Anna Kokkinou’s Beckett tribute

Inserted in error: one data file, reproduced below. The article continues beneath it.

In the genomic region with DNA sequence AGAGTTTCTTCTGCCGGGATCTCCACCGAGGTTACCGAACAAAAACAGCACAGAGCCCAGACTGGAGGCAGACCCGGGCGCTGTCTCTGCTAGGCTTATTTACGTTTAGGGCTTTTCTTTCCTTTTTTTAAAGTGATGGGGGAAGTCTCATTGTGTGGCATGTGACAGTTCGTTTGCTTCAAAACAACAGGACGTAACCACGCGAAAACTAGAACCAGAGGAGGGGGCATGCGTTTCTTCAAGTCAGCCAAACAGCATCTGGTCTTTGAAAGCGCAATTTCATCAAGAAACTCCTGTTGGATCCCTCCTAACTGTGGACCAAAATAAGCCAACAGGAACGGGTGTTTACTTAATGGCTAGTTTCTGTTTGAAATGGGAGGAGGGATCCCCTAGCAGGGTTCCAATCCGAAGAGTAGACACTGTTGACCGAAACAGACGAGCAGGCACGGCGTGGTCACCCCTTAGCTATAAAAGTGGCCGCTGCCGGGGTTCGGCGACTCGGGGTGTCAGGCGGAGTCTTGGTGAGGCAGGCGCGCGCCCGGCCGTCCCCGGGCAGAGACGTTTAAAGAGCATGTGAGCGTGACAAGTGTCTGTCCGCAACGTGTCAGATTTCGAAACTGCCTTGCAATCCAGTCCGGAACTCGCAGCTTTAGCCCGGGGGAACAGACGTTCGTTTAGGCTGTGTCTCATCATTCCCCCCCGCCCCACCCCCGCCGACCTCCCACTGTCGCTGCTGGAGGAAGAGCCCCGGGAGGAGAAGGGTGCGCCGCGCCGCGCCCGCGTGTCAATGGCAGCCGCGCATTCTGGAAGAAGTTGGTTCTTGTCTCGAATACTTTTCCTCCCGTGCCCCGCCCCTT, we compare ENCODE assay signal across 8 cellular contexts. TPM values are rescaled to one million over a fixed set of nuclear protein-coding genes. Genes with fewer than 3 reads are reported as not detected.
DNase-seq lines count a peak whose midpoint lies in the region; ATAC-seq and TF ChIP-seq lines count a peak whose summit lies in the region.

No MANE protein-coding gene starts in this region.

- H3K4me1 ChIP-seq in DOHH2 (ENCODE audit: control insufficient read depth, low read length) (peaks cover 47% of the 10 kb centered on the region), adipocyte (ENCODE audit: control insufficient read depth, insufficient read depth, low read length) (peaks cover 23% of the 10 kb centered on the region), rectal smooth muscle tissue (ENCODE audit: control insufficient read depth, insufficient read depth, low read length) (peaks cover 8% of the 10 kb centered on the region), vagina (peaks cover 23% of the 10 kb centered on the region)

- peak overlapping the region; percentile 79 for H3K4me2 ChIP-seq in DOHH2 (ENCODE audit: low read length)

“Don’t miss Kokkinou» is all you hear lately: Anna Kokkinou, that is, who is currently staging Samuel Beckett’s «Happy Days» at the Sfendoni Theater in Makryianni. That’s where Kokkinou interprets Winnie – possibly Beckett’s most famous heroine. Though most of her body is buried under a small hill, Winnie spends her time chatting about insignificant things happening in the rest of the world. The Sfendoni Theater is exclusively dedicated to Beckett this year – earlier in the season Kokkinou organized a tribute, featuring nearly all of Beckett’s short plays. «A lot of people came to the theater,» says Kokkinou, «including new collaborators; that was really good for me, given that I had been a little bit isolated…» What led you to this full-scale approach of Beckett? I have always been attracted to him and I was waiting for the right moment to deal with this playwright more. A few years ago I came across his short plays, translated by Nasos Detzortzis – a sensational translation. I was speechless, and my feelings intensified after reading the works in English. The short texts resemble the olive tree, small, but full of substance, a concentration of Beckett’s universe and style. You took your time before tackling this. Yes, but now it is being done properly, through this combination of a tribute and a play. Three years ago I had staged the «Lullaby,» during a Beckett-Cocteau-Dickinson triptych. «Lullaby» was repeated this season, during the tribute, and now I’m staging «Happy Days,» a play which I always found very interesting. Why is that? The play is very close to modern man, the latter recognizing many elements of his life. There’s the issue of time, for instance, how we deal with time. What we do all day long, how we spend our time. That’s what Winnie is concerned with – how she will spend her day. That’s when you realize that one single day can be an entire life… All the things she does, her obsession with inventing things so that she doesn’t realize time going by; so that there is not a single, idle moment, when she is not doing or saying something; don’t we recognize this? The play dates back to the 1960s. Does it take on a new dimension today? It concerns us more today – and concerns more of us. The issues Beckett dealt with don’t belong to a particular period in time, they have to do with an entire era. What we see is that as time goes by, it becomes more and more clear how much his works have to do with us. Personally, I believe that Beckett belongs in the future. Do you mean that his works are about the «Western lifestyle» which is so widespread today, and has reached a crescendo… Yes, and that’s why it’s easier to understand the meaning of the play today. It reminds me of Balzac, and the short story about the train crossing Europe for the first time, which foresaw what would happen in modern times. What led you to co-direct the play together with Mirka Gementzaki? Like all Beckett plays, it flows like a musical score. Besides being able to read texts like musical scores, Mirka also understands the actors’ physiology. We haven’t actually «directed» the play, since this play was directed by its creator. I didn’t feel the need to come up with something else. Sfendoni Theater, 4 Makri, tel 210.924.6692.

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